The Lakeview Academy highschool robotics team is advancing to the world championship of the FIRST Tech Challenge, an international robotics competition, the private school in Gainesville announced.
“We are incredibly proud of these students,” said John Simpson, Lakeview’s head of school. “The team has advanced to state competition six years, but this is the team’s first trip to the international competition. It’s a huge accomplishment for the students and Lakeview.”
Lakeview competed against 34 other teams from around the state, and only three other teams from Georgia qualified for the FIRST World Championship.
Lakeview will be among over 400 teams from around the world competing at the 32nd annual championship. The FIRST championship is the culmination of a youth robotics competition season and is an annual celebration of science, technology, engineering and math.
FIRST was founded in 1989 by inventor and entrepreneur Dean Kamen, who was disappointed in the number of students, particularly women and minorities, who pursued science and technology careers.
The six team members who will make the trip to Houston are Dylan Mulka, Henry Stewart, Scott Rivenbark, Adam Lauzon, Emilia Horton and Lara Martins de Oliveira.
The team is advancing after winning the Innovative Award and being the runner-up for the Inspire Award. The Innovate award recognizes teams that have an innovative and creative robot design, and the Inspire award recognizes teams that are outstanding in all categories of the FIRST Tech Challenge program.
“The Inspire award is the one we’re always after as a team,” said Mikhail Lovell, Lakeview’s robotics coach for the past eight years. “The Inspire award is more important than building the best robot on the field. It’s about being an outstanding team in all respects, from outreach about FIRST, to community service, to leading robot camps, to sharing our robots at the Christmas on Green Street parade and more.”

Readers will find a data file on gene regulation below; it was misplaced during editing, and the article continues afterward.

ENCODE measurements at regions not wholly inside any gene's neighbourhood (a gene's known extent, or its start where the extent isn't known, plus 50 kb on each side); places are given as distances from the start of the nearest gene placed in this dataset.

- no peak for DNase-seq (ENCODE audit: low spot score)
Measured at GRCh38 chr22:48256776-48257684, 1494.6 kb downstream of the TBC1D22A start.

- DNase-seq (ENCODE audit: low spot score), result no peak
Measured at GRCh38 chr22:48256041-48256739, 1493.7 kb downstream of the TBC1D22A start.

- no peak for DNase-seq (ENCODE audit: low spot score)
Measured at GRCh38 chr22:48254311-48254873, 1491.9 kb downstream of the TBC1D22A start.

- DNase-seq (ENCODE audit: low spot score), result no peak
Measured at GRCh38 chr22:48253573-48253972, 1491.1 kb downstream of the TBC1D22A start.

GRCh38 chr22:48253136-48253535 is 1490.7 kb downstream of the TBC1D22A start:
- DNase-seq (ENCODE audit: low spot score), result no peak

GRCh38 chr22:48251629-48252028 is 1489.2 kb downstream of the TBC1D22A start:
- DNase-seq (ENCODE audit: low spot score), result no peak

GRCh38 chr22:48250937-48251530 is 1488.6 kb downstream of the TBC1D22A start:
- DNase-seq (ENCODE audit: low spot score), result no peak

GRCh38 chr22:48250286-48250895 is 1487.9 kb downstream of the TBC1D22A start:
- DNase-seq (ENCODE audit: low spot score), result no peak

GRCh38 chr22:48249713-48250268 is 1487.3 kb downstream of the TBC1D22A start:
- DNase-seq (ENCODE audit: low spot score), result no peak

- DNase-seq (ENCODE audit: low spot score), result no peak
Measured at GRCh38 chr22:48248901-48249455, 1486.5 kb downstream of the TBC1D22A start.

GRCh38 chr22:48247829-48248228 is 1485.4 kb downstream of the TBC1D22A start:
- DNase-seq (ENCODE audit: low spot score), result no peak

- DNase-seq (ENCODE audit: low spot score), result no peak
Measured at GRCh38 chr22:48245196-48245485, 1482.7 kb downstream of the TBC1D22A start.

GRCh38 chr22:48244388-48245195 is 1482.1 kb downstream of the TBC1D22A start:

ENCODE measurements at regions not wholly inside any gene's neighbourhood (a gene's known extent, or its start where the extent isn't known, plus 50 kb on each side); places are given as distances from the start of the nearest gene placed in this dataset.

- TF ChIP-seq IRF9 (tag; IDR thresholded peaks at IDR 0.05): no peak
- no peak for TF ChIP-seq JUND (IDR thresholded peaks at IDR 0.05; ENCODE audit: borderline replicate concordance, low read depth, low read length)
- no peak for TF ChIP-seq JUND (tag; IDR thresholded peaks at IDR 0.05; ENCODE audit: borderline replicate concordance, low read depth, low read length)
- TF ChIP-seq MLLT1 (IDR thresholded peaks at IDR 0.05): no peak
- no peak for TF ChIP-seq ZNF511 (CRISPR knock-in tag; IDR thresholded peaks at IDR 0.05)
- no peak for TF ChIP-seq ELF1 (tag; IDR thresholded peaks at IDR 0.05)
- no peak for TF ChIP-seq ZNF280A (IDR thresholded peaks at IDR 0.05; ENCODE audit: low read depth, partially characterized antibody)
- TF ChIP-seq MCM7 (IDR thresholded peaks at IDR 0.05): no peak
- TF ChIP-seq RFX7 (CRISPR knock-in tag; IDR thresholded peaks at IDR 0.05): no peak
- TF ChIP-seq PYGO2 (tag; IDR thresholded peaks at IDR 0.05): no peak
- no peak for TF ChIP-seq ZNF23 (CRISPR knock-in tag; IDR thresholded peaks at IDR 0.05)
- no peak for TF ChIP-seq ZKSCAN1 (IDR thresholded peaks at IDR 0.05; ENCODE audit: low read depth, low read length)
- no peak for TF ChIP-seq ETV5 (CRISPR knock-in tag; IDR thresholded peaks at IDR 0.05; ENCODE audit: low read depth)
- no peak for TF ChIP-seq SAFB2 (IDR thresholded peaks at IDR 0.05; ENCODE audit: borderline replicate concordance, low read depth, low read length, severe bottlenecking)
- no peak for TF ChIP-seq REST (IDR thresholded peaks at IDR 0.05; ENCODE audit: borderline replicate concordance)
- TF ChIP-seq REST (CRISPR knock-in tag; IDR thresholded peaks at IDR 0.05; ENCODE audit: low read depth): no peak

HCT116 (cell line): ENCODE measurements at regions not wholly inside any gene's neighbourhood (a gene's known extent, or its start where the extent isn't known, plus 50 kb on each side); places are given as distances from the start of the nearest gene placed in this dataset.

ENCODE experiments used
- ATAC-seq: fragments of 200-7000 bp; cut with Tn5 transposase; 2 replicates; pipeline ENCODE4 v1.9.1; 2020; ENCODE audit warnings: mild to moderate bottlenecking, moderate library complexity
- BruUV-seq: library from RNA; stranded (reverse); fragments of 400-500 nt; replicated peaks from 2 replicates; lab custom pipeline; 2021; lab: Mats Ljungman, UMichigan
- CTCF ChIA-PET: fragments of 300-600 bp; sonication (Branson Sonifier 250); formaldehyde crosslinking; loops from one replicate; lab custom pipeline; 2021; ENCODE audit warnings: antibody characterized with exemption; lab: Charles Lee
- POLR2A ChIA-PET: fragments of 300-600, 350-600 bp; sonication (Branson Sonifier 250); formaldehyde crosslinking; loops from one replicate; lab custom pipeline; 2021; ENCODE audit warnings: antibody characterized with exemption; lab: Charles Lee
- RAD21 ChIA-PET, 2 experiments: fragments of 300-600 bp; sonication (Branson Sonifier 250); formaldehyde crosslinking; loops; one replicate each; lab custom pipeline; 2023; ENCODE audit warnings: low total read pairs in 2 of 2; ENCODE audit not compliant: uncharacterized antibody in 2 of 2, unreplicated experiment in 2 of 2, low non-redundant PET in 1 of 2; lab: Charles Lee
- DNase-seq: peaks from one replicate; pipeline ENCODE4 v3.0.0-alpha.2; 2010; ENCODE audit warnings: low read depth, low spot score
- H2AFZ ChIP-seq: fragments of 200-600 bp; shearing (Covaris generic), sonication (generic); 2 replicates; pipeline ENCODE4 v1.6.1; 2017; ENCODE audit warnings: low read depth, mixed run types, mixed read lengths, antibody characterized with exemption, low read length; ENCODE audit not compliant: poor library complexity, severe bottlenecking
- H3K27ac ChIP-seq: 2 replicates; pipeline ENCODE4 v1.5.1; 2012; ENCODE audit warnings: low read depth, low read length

Earning a first place in the Innovate award was the result of a multi-month process of robotic design, prototyping, and revision, the school said.
“The key design piece that set us apart from the other teams this year was a central mechanism that allowed the robot to act similarly to a construction excavator and have a completely independent top half,” Lovell said.
Lovell says robotics attracts a particular type of student, but there’s a place for everyone on a robotics team.
“At some level we’re all nerds, but as a coach my goal is to appeal to as many kids as possible,” he said. “We have kids who only work on code and others who only work on social media and marketing.”
Lovell says a number of his students go on to earn engineering or technology degrees from Georgia Tech, University of Georgia and other universities.
“What’s unique about robotics is that it is one of the few activities that a student can get involved in that has a long-term goal that they have to work toward, he said.
A previous version of this article misstated the competition name and one of the award rankings.